Two bills meant to bolster animal welfare in New York were signed into law this weekend by Gov. Kathy Hochul, with provisions that bar insurance companies from discriminating against dog breeds and another mandating veterinarians report suspected animal cruelty.
"To own a pet is a blessing and we owe it to the animals of New York to keep them safe and healthy," Hochul said. "Dogs of all breeds deserve loving homes and no one should have to fear losing their insurance coverage based on the dog they own. In the same vein, veterinarians who see signs of abuse in their patients should be safeguarded so they can report said abuse to the proper authorities. I am proud to sign these bills into law to ensure the wellbeing of pets across the state."
The new law will prevent insurance companies from canceling, refusing to issue or renew or charge higher premiums for home insurance based on an owner's breed of dog.
Supporters of the legislation argue that allowing insurance companies to dictate restrictions on breeds can create a "de facto dog ban" for families in any home mortgage, and note there is no statistical correlation between dog breeds and bite incidents.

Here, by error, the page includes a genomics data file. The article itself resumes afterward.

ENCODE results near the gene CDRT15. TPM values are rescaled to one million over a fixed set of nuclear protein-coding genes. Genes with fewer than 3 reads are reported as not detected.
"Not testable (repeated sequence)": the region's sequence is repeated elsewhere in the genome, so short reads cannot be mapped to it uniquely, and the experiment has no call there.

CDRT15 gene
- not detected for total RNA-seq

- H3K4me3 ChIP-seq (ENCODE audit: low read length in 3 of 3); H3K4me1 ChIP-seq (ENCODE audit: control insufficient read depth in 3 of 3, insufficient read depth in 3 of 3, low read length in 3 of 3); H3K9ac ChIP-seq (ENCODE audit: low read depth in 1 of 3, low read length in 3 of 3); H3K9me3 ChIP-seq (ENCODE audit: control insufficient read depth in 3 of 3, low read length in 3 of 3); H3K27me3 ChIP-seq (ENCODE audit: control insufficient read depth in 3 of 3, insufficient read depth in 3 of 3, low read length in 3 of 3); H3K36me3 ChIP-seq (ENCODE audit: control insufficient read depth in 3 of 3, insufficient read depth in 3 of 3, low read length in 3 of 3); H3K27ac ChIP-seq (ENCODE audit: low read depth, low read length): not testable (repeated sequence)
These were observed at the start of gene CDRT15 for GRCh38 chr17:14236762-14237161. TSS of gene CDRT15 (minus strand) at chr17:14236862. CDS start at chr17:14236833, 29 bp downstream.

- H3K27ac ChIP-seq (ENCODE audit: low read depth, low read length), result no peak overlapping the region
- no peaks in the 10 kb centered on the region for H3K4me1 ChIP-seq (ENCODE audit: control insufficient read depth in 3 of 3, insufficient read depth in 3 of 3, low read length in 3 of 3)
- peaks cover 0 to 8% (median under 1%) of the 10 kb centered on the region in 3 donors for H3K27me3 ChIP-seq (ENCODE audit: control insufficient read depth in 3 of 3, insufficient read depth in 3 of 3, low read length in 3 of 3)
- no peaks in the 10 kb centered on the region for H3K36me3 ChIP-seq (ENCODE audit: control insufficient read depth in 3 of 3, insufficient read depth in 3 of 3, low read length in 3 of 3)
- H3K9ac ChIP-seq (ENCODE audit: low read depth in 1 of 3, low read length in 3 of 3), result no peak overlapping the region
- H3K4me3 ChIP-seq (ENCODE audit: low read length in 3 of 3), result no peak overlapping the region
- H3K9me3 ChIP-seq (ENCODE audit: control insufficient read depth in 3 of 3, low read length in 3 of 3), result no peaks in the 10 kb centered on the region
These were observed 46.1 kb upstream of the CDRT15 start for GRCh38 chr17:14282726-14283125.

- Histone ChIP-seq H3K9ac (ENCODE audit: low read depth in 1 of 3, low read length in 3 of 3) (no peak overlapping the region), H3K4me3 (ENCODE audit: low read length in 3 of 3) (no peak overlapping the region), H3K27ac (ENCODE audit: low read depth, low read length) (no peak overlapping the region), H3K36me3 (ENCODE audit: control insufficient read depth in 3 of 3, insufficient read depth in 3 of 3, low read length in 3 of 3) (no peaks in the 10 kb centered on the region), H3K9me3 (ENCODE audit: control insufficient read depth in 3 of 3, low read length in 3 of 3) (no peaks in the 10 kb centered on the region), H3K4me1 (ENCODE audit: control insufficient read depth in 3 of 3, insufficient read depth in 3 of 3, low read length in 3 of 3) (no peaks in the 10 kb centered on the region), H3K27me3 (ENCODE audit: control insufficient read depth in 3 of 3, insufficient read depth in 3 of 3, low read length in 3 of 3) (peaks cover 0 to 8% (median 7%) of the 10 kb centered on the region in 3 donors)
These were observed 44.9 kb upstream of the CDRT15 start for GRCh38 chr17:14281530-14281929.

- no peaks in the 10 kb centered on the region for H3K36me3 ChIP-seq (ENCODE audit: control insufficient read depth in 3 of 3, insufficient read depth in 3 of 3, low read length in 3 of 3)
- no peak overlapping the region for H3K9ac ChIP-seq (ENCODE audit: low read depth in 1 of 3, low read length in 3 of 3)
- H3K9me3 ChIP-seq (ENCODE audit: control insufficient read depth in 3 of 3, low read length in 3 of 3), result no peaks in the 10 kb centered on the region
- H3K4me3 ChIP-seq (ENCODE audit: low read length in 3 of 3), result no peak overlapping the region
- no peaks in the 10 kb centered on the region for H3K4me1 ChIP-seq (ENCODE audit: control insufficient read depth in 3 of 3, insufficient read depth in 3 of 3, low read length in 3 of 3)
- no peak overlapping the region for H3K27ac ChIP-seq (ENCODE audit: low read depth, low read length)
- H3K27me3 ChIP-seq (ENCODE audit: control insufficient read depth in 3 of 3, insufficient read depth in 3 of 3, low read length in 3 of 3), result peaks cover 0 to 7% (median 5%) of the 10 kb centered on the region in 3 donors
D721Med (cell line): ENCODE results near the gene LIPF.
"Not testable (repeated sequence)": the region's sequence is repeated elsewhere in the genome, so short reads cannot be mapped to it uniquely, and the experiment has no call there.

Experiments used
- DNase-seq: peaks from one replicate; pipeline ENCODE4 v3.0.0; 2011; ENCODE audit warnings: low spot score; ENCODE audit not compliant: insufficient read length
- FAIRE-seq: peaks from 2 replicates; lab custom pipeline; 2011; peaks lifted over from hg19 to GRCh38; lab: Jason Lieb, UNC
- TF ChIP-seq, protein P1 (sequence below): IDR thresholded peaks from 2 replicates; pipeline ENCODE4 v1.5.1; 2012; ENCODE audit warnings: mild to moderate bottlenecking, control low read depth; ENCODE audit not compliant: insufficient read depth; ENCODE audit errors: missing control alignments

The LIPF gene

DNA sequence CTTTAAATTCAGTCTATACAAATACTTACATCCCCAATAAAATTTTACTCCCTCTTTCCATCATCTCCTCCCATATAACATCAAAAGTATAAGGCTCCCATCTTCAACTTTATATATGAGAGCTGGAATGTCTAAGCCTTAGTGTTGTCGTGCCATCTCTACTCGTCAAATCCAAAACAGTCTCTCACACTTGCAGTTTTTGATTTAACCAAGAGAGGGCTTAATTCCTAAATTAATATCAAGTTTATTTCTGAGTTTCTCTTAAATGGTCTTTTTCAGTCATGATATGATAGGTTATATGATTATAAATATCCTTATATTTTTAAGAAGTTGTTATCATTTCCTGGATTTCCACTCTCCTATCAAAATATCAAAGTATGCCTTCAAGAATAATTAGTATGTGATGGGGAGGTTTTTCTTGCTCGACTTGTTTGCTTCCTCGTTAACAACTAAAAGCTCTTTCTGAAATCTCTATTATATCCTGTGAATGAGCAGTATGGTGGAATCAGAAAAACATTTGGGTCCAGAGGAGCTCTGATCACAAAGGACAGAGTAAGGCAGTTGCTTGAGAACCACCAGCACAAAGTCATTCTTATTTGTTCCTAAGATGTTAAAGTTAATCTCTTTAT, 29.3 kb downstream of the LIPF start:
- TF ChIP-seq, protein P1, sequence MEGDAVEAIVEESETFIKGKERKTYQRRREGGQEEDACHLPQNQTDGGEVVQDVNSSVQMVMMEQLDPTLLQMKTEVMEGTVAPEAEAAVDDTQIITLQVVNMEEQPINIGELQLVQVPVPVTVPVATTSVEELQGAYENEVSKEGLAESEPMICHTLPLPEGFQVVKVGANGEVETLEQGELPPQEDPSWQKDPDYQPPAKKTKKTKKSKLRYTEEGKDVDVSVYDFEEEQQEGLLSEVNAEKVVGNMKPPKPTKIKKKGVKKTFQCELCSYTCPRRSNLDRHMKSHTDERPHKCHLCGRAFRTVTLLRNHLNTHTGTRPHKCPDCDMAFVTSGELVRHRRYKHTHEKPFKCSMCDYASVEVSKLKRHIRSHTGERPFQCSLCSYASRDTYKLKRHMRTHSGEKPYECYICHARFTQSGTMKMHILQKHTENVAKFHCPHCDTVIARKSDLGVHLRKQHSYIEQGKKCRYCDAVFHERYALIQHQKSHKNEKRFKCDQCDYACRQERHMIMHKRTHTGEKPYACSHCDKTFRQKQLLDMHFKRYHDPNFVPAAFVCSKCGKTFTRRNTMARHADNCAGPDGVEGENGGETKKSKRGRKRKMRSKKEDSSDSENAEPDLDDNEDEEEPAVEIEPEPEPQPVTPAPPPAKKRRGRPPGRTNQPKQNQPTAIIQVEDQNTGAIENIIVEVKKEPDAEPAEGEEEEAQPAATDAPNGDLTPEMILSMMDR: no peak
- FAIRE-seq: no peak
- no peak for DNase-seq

“These new laws ensure our animals are treated with the dignity they deserve. Our four-legged friends are valued companions who are parts of our families and deserve to be respected,” said Sen. Mike Gianaris, who sponsored the bill in the state Senate. “We have more work to do but these are important steps forward in the cause of animal rights.”
The other bill, requiring veterinarians to report suspected animal cruelty or abuse, also includes a shield provision meant to protect the identity of veterinarians who come forward and allows them to receive a copy of any report that is generated by an investigation.
“Violence against animals is often predictive of violence against people, particularly domestic violence, and it is vital that we do everything we can to root out both," said Assemblywoman Linda Rosenthal, who sponsored the reporting bill. "Veterinarians have been on the front lines in identifying animal abuse, and with this new law, they will finally have the tools they need to stop abuse."